Honoring Richard Ruiz and his Work on Language Planning and Bilingual Education

11 January 2017

Honoring Richard Ruiz and his Work on Language Planning and Bilingual EducationAt the end of last year we published Honoring Richard Ruiz and his Work on Language Planning and Bilingual Education edited by Nancy H. Hornberger. The book brings together a selection of the late Richard Ruiz’s work as well as reflections from his former students and colleagues. In this post, Nancy writes about her own personal memories of Richard and how he inspired the work of others.

Honoring Richard Ruiz and his Work on Language Planning and Bilingual Education is special and unique for me. I’ve edited many books before, including books in my own Bilingual Education and Bilingualism series, and even readers of selected works of distinguished scholars in my field such as Jim Cummins and Joshua Fishman, as this book started out to be too. But what began as a reader featuring selected works of a distinguished scholar who was, uniquely for me, also my own dissertation mentor, became still more special and unique when it evolved to be also a collective testimonial and testament from many of Richard’s own students and colleagues, as we experienced the untimely loss of this most remarkable scholar and human being.

Every contributor and commentator in the volume knew and worked with Richard Ruiz closely as his student or colleague or both, and each one repeatedly expressed to me how grateful and honored they felt to be part of the volume – and though I have always enjoyed working with contributors to every volume I have edited, the abundance of gratitude and heartfelt emotion this volume generated has been truly profound and moving. The spontaneous desire of these authors to include photos capturing their personal relationships with Richard, and Multilingual Matters’ generosity in working with us to do so, conveys some of the warmth that characterized the project as we brought it to fruition.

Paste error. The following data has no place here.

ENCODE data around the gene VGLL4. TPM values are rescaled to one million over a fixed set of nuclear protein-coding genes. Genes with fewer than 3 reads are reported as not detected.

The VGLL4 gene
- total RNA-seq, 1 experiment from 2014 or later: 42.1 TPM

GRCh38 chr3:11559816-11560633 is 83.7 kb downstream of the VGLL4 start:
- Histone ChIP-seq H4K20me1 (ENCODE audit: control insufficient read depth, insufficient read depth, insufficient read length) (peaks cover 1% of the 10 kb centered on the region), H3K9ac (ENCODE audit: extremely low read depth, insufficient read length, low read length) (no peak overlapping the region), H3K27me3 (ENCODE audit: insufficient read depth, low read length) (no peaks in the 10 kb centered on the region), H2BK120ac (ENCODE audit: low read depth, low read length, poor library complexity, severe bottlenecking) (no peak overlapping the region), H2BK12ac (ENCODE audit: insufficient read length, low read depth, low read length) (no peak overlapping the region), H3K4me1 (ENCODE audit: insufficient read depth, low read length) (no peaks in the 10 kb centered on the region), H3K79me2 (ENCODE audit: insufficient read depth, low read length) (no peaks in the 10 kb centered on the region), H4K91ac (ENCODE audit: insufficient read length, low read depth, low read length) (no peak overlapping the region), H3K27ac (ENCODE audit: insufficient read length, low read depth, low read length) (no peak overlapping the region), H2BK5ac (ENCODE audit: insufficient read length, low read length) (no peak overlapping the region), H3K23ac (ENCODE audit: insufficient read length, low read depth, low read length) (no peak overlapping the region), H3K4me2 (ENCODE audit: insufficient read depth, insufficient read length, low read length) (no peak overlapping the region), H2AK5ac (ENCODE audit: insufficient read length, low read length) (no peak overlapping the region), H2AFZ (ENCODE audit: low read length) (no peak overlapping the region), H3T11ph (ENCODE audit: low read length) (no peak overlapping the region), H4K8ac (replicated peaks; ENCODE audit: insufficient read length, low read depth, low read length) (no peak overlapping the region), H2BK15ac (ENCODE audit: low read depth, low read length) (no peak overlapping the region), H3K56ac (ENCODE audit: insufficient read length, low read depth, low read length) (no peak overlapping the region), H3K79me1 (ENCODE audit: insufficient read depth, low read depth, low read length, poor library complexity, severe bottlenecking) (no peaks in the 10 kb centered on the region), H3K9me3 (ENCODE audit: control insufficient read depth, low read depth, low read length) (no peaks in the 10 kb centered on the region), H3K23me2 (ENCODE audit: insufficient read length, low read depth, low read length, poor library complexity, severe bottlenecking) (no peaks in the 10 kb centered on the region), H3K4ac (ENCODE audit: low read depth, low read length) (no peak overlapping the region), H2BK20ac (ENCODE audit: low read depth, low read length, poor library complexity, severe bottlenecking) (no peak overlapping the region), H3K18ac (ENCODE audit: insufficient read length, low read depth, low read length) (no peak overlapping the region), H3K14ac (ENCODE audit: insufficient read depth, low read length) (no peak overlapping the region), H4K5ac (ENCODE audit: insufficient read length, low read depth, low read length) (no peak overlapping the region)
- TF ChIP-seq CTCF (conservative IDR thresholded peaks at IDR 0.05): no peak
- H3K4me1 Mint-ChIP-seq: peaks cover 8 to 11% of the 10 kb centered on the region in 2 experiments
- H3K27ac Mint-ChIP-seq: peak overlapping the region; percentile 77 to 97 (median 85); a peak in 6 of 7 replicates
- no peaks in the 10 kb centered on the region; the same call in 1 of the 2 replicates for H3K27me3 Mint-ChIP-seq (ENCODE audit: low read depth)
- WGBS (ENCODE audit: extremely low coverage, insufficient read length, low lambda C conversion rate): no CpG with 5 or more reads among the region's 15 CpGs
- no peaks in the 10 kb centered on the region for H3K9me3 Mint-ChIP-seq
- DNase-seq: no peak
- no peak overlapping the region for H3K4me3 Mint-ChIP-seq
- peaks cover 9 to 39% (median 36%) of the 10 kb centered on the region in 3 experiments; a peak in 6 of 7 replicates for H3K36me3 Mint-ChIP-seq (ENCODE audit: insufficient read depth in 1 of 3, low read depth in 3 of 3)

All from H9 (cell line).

Richard and Nancy

Richard and Nancy

I am especially pleased that Richard and I worked together to identify the works he wanted to include in the volume, both published and unpublished pieces, including the section he named Language Fun, containing a sample of his wonderfully pithy and humorous ‘take’ on serious and troubling language planning moments and events of our times. We had no inkling that the volume would become a posthumous collection in his honor, and I would have much preferred for him to be here to hold the book in his hands, but as things turned out, it has been a special and unique way for me to remember and contribute to the legacy Richard leaves behind, not just through his remarkable thinking and writing but also through capturing some of the voices of the many whose lives he deeply touched.

Nancy H. Hornberger, University of Pennsylvania

For further information about this book, please see our website.


Translanguaging in Higher Education

24 November 2016

This month we are publishing Translanguaging in Higher Education edited by Catherine M. Mazak and Kevin S. Carroll. In this post, Catherine describes how the book came together.